Tuesday, March 27, 2007

Cagey thoughts

I'm a huge fan of those filler news stories reported direct from the animal kingdom - unruly child climbs into gorilla pit, lion hugs trainer or alternatively bites tamer's head off, lion and tiger mate to form the liger, and captive baby polar bear rockets to fame. The animal as spectacle draws me in every time.

When I mentioned to a friend who lives in Australia that I was going to the zoo last weekend he said:

`Paris Zoo is it? I imagine elephants stuffed into tiny art deco curly wire cages.'

It's true that the Zoo de Vincennes is quite different from Taronga Zoo in Sydney, which was revamped a while back to make it more "humane" for the animals. In search of zootopia, Taronga's outdated cages were replaced by enclosures, measures were taken to make it difficult for humans to have direct eye contact with the captives, and a great deal of care was taken to ensure the animals' enclosures resemble their natural habitat.

The zoo at Vincennes has an old world feel about it with its heavy reliance on cages and lack of animal-roaming space. The plentiful supply of nains - miniature hippos, miniature horses and miniature giraffes, made me think of ornaments rather than living, breathing, needing animals.

But many of the cages were empty. And in this ghost zoo it seems the solution to the problem of how to make zoos more comfortable for the animals has been dealt with simply by not keeping animals that are perhaps going to be uncomfortable.

As we walked under a sky bloated with grey crowds passed rows and rows of empty cages I felt far from depressed. There had been a sign at the entrance to the zoo listing all the animals we wouldn't be able to see. No big cats, no bears, no elephants stuffed into tiny art deco cages. And I was relieved that they wouldn't be there to pander to my desire to see a spectacle. The more reading I do about zoos, the more wary I become as to the educational value of keeping animals in captivity. In Dale Jamieson's Against Zoos he says:

Edward G. Ludwig's study of the zoo in Buffalo, New York, in the International Journal for the Study of Animal Problems for 1981, revealed a surprising amount of dissatisfaction on the part of young, scientifically inclined zoo employees. Much of this dissatisfaction stemmed from the almost complete indifference of the public to the zoo's educational efforts. Ludwig's study indicated that most animals are viewed only briefly as people move quickly past cages. The typical zoo-goer stops only to watch baby animals or those who are begging, feeding or making sounds. Ludwig reported that the most common expressions used to describe animals are 'cute', 'funny-looking', 'lazy', 'dirty', 'weird' and 'strange.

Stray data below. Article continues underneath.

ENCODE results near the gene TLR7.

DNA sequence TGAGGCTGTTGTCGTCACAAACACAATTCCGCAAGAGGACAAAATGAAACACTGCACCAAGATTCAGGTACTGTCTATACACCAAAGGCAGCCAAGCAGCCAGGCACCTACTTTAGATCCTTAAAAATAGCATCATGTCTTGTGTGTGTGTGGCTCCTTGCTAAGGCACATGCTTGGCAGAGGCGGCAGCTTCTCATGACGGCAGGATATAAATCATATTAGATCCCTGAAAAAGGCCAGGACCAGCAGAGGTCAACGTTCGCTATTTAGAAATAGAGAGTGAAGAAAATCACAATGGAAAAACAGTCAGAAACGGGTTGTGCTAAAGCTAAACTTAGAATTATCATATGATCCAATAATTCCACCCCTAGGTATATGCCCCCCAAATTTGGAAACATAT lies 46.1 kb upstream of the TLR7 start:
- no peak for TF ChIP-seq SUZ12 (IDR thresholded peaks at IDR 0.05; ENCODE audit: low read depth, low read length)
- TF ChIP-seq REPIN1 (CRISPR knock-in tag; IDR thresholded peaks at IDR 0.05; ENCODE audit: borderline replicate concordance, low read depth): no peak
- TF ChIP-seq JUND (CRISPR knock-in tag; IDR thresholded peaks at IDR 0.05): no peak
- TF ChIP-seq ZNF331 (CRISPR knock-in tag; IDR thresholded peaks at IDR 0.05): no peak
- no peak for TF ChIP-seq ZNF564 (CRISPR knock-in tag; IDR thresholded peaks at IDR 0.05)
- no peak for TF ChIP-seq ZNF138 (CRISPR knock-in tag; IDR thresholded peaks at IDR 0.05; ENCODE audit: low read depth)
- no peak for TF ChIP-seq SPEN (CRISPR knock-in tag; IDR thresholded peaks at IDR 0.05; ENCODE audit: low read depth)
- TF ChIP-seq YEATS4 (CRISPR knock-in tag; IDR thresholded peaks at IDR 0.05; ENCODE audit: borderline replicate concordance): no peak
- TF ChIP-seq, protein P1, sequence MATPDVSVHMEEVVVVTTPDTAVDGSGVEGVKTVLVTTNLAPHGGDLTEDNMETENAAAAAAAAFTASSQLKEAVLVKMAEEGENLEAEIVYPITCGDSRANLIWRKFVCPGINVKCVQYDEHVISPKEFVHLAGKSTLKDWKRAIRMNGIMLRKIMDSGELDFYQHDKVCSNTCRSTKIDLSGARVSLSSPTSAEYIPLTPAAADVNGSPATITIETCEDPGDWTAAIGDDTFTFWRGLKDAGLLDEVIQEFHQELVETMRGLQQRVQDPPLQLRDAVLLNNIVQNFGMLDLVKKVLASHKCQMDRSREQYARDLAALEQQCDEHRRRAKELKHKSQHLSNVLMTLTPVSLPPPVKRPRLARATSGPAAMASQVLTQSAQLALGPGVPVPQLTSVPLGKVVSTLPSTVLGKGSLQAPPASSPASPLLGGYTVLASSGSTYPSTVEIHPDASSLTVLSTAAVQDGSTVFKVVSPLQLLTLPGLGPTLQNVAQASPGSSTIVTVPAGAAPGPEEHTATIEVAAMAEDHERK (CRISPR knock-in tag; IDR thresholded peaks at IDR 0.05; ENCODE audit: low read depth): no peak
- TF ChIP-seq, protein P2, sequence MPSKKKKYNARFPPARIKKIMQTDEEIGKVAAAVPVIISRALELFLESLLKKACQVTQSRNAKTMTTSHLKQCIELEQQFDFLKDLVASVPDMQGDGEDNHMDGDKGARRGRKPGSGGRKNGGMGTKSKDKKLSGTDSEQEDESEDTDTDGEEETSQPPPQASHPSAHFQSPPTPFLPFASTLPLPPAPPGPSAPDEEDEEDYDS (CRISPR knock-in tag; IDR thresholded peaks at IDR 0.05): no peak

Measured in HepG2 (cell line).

And I was one of these zoo-gogglers, in a reverie over the lazy seal who couldn't get it together to go for a swim, the funny-looking penguins, the dirty hippo blowing water bubbles. But when I got to the arctic wolves I had to turn away from the spectacle. I turned away from their silent gaze through the bars, the indifferent pigeons eating dirt on the ground not far from their majestic paws, their snow white fur highlighting the absence of snow in a steadily heating Paris. So wrong. An Arctic Wolf in Paris. As we moved away, H said, `the thing I don't like is that we get to go home now, and well, they are still here'. A `bit of a larf' for us, a lifetime for them.

There was a frisson of excitement in the monkey pit when ten or so monkeys lined up on the edge of the moat, staring at the spectators. Seeing that humans share a large proportion of their DNA with chimpanzees, I couldn't help feeling ill at ease, and hopeful, that this may be the beginning of a barricade, that we might be witnessing the stirrings of a revolt.

While i'm sitting writing this in my apartment, my cat scratches at the window and lets out a disgruntled meow. With the arrival of Spring he is no longer satiated by the wind up mouse that doesn't sweat, the plastic red spider that doesn't bite. Even if it means spending the afternoon supervising him I know I've got to let him outside to stalk-pounce-drool-bite, to feel like a cat again.